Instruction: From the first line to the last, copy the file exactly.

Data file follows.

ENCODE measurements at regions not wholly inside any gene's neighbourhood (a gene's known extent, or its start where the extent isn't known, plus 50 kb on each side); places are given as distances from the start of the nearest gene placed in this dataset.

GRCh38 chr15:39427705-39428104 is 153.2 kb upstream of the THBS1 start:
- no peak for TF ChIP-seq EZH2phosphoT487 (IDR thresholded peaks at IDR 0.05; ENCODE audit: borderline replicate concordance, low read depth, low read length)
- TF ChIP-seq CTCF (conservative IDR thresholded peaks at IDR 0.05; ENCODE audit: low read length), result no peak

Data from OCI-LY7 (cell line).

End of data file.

ENCODE measurements at regions not wholly inside any gene's neighbourhood (a gene's known extent, or its start where the extent isn't known, plus 50 kb on each side); places are given as distances from the start of the nearest gene placed in this dataset.

GRCh38 chr15:39427705-39428104 is 153.2 kb upstream of the THBS1 start:
- no peak for TF ChIP-seq EZH2phosphoT487 (IDR thresholded peaks at IDR 0.05; ENCODE audit: borderline replicate concordance, low read depth, low read length)
- TF ChIP-seq CTCF (conservative IDR thresholded peaks at IDR 0.05; ENCODE audit: low read length), result no peak

Data from OCI-LY7 (cell line).